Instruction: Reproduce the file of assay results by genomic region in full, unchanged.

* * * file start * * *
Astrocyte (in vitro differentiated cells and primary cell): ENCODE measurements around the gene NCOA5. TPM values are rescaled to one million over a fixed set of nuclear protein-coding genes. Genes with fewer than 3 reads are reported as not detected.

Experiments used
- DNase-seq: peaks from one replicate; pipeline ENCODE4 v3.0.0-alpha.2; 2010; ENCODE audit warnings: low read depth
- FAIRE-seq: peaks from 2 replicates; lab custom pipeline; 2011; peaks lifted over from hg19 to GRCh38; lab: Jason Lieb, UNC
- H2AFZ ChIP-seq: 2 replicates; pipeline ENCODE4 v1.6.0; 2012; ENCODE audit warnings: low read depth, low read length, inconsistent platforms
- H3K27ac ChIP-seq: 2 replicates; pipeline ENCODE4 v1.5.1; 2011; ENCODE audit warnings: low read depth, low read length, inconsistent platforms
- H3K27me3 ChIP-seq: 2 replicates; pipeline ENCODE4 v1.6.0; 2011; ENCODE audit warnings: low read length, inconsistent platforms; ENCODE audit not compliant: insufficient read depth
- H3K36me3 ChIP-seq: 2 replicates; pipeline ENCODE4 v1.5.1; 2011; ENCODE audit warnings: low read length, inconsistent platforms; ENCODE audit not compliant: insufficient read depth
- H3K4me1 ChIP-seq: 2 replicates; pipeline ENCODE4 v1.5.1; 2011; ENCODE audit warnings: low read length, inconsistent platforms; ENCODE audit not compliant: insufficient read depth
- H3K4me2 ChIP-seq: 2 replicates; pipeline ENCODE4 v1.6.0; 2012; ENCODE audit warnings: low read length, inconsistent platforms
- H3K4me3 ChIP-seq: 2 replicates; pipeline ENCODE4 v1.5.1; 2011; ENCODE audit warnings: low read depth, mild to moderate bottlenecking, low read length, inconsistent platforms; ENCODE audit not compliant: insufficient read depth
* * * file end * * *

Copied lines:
Astrocyte (in vitro differentiated cells and primary cell): ENCODE measurements around the gene NCOA5. TPM values are rescaled to one million over a fixed set of nuclear protein-coding genes. Genes with fewer than 3 reads are reported as not detected.

Experiments used
- DNase-seq: peaks from one replicate; pipeline ENCODE4 v3.0.0-alpha.2; 2010; ENCODE audit warnings: low read depth
- FAIRE-seq: peaks from 2 replicates; lab custom pipeline; 2011; peaks lifted over from hg19 to GRCh38; lab: Jason Lieb, UNC
- H2AFZ ChIP-seq: 2 replicates; pipeline ENCODE4 v1.6.0; 2012; ENCODE audit warnings: low read depth, low read length, inconsistent platforms
- H3K27ac ChIP-seq: 2 replicates; pipeline ENCODE4 v1.5.1; 2011; ENCODE audit warnings: low read depth, low read length, inconsistent platforms
- H3K27me3 ChIP-seq: 2 replicates; pipeline ENCODE4 v1.6.0; 2011; ENCODE audit warnings: low read length, inconsistent platforms; ENCODE audit not compliant: insufficient read depth
- H3K36me3 ChIP-seq: 2 replicates; pipeline ENCODE4 v1.5.1; 2011; ENCODE audit warnings: low read length, inconsistent platforms; ENCODE audit not compliant: insufficient read depth
- H3K4me1 ChIP-seq: 2 replicates; pipeline ENCODE4 v1.5.1; 2011; ENCODE audit warnings: low read length, inconsistent platforms; ENCODE audit not compliant: insufficient read depth
- H3K4me2 ChIP-seq: 2 replicates; pipeline ENCODE4 v1.6.0; 2012; ENCODE audit warnings: low read length, inconsistent platforms
- H3K4me3 ChIP-seq: 2 replicates; pipeline ENCODE4 v1.5.1; 2011; ENCODE audit warnings: low read depth, mild to moderate bottlenecking, low read length, inconsistent platforms; ENCODE audit not compliant: insufficient read depth